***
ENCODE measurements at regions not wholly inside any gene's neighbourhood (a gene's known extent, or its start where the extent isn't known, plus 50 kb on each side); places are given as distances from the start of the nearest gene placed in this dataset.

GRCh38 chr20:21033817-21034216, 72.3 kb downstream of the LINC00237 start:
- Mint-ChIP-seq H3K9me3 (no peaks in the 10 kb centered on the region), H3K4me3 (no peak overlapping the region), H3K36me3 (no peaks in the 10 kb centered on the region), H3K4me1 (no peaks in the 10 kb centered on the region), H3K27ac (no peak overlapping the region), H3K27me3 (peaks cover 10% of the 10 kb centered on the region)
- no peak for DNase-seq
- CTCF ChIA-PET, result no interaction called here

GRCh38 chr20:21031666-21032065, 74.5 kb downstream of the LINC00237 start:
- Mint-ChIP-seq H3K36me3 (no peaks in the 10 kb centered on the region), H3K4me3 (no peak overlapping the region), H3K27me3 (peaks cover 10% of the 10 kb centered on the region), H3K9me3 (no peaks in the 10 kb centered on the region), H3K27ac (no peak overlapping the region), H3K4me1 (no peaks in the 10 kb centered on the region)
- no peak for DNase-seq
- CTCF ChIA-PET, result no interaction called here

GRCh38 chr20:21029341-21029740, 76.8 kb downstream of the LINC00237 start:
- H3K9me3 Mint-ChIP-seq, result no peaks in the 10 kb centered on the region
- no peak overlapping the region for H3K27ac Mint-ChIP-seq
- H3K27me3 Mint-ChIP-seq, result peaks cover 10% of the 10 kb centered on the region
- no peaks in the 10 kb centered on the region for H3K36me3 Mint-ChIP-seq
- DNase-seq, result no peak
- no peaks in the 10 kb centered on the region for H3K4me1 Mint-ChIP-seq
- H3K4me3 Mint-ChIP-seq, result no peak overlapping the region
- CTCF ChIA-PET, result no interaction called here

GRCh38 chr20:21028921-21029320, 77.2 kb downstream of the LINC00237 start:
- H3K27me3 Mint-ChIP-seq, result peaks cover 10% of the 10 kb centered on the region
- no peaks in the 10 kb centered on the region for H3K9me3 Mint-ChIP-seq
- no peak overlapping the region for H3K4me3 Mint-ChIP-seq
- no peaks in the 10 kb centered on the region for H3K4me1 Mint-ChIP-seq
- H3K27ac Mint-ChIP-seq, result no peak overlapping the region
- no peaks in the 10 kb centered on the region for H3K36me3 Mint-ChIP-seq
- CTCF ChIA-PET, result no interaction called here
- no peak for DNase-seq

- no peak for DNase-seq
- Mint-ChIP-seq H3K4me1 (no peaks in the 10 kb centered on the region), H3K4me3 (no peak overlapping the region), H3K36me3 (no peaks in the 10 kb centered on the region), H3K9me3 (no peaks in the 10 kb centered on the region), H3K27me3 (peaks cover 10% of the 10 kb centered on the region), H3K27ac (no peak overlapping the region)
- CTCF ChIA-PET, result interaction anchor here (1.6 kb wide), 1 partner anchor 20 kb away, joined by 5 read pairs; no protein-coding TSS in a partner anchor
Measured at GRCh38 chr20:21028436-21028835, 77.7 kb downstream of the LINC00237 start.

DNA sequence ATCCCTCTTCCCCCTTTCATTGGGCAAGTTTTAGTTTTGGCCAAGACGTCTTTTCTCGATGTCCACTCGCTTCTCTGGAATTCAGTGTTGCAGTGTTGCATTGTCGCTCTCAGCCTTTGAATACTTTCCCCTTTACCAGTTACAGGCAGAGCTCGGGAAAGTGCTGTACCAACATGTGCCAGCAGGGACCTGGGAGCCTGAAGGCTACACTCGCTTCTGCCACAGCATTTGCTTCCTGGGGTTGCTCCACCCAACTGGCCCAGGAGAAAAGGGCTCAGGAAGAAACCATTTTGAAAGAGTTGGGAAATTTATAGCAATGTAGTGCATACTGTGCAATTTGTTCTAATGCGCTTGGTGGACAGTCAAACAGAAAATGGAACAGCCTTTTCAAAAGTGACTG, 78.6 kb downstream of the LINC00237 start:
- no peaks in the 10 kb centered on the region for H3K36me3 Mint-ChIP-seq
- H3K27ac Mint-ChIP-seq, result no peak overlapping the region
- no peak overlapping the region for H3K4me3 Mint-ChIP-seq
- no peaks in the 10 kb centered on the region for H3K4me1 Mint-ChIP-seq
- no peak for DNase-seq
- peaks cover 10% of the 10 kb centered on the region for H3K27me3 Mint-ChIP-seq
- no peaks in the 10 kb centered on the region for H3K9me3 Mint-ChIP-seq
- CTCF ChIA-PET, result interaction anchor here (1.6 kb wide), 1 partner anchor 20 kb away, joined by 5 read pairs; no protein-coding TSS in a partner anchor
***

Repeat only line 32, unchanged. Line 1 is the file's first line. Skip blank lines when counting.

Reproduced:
DNA sequence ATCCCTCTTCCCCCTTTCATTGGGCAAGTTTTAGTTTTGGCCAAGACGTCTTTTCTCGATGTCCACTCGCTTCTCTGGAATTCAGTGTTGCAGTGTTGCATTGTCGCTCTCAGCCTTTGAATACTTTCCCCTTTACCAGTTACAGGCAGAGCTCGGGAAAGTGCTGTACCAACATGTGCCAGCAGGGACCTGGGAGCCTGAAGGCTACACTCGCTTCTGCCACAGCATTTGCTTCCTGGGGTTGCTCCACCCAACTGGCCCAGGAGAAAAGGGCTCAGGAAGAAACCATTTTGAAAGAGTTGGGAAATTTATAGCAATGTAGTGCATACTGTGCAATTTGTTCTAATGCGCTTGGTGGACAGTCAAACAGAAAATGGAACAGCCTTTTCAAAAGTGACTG, 78.6 kb downstream of the LINC00237 start: